By shifting the focus of her book away from the city’s back alleys and taverns into the corridors of power, Lepore ultimately reveals more about men like Horsmanden than she does about the lives of those who swung from the gibbet. For a book with the word slavery in the subtitle, New York Burning has surprisingly little to say about the enslaved men and women who may have conspired for their freedom. Lepore never once cites important modern studies of African Americans in colonial New York by Graham Russell Hodges and Leslie Harris. Giving voice to the so-called historically inarticulate is admittedly no easy task, but for a scholar rightly worried about the veracity of Horsmanden’s version of events, it is curious that the judge receives roughly three times the pages devoted to Caesar Vaarck, the possible mastermind of the plot.

For readers who prefer neat conclusions, the fact that Lepore never clearly states whether she believes the city’s slaves actually hatched the conspiracy for which they were accused will be perplexing. (For the record, Hodges, Harris, Rediker and Linebaugh, Davis, Hoffer, Donald R. Wright, and David Brion Davis all believe that the conspiracy was authentic.) Perhaps she regards the question as unanswerable, given the need to rely on Horsmanden’s biased, self-serving account of the proceedings. Nonetheless, Lepore offers several hints that when pushed, she comes down in opposition to the scholarly orthodoxy. By emphasizing Horsmanden’s hope to profit from the publication of his Journal, she seems to imply a certain lack of gravitasin what the judge wrote. She also twice suggests—as did one contemporary observer—that the 1741 trials and the 1692 Salem witchcraft trials “had much in common” (xvii, 203). The fact remains, however, that eleven mysterious fires did break out around the city, and they had little to do with the sort of hysteria caused by troubled Puritan girls. “Nothing ‘just happened’ in the early eighteenth century,” Lepore insists. “There was always a villain to be caught, a conspiracy to be detected” (51). Perhaps. Yet even in a time when educated people believed in spontaneous combustion, it was hardly irrational for slaveholding residents of a city constructed from wood to suspect that somebody was starting these fires. New York Burning is a pleasure to read, but for now, Hoffer’s carefully argued study will remain the standard account of the affair.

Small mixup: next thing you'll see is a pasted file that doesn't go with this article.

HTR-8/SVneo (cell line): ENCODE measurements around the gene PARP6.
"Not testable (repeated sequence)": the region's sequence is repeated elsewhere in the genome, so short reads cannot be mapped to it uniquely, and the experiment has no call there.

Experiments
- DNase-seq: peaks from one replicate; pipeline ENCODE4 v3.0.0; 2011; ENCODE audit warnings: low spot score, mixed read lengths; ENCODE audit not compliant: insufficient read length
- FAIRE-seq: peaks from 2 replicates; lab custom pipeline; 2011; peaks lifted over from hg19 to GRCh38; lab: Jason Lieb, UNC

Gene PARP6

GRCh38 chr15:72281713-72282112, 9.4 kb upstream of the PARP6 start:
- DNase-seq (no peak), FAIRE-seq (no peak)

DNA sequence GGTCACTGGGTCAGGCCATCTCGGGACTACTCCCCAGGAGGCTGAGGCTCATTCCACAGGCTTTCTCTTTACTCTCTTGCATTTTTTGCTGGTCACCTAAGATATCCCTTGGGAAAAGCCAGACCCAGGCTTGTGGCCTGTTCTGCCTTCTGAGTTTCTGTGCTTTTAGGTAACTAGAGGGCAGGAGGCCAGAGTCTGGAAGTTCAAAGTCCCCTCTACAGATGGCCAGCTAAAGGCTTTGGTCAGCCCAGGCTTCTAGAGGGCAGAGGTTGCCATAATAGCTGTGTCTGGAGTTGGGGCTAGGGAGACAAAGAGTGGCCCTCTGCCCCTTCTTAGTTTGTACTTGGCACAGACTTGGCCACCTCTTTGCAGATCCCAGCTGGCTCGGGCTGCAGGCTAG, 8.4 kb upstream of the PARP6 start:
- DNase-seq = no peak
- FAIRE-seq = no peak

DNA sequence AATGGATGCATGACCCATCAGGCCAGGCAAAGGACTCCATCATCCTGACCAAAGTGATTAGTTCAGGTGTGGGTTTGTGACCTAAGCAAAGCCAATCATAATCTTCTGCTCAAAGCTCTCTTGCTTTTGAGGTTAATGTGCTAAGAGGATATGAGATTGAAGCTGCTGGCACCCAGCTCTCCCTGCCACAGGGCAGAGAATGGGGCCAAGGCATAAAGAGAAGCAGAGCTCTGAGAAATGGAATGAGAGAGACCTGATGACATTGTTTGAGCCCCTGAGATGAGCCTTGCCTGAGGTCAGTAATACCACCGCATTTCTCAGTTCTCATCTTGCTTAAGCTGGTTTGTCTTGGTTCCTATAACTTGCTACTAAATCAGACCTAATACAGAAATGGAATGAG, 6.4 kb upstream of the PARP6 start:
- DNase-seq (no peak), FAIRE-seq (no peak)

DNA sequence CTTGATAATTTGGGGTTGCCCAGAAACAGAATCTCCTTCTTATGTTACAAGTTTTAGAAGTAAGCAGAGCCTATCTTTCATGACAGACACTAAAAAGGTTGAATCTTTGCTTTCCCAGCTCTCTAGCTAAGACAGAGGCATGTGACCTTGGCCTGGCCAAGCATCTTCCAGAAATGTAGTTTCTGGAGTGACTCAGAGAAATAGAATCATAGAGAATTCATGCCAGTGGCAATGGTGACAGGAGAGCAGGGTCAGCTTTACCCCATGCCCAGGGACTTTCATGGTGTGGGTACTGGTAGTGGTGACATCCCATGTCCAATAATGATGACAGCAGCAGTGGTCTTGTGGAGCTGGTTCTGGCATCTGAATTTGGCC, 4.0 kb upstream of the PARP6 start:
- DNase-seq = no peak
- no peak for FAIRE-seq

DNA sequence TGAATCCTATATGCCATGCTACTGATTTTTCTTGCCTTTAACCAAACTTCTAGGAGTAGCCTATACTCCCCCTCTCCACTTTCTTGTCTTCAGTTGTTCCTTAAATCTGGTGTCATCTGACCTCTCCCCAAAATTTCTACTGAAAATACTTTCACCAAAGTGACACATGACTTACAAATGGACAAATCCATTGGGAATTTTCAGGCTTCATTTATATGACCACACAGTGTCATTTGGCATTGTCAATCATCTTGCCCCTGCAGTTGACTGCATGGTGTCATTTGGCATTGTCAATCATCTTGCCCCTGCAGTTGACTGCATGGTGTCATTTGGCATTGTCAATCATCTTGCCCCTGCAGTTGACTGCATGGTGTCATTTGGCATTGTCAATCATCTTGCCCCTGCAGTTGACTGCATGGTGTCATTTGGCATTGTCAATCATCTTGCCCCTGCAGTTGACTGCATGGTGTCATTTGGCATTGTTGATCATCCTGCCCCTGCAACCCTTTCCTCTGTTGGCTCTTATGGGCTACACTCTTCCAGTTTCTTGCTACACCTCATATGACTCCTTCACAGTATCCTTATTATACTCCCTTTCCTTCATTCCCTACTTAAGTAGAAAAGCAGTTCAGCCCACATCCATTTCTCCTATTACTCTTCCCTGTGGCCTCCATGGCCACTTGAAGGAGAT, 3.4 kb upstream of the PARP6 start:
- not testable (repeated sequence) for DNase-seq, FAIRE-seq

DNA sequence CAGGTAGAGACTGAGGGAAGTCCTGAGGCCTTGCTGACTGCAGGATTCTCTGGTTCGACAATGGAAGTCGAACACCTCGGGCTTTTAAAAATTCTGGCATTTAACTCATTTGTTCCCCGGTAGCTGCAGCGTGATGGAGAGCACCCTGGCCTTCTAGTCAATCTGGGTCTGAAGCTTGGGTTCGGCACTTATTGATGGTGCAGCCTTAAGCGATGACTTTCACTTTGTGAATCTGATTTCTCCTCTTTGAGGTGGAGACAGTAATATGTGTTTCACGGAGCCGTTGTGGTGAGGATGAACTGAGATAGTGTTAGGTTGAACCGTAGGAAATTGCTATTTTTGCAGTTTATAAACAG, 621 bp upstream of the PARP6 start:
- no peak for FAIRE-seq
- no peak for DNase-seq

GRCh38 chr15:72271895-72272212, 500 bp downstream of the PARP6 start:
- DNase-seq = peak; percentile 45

This article originally appeared in issue 7.1 (October, 2006).

Douglas R. Egerton is professor of history at Le Moyne College, Syracuse. His latest publications include Death or Liberty: African Americans and the American Revolution (forthcoming from Oxford University Press) and, with Alison Games, Kris Lane, and Donald R. Wright, A History of the Atlantic World, 1400-1888 (forthcoming from Harlan Davidson).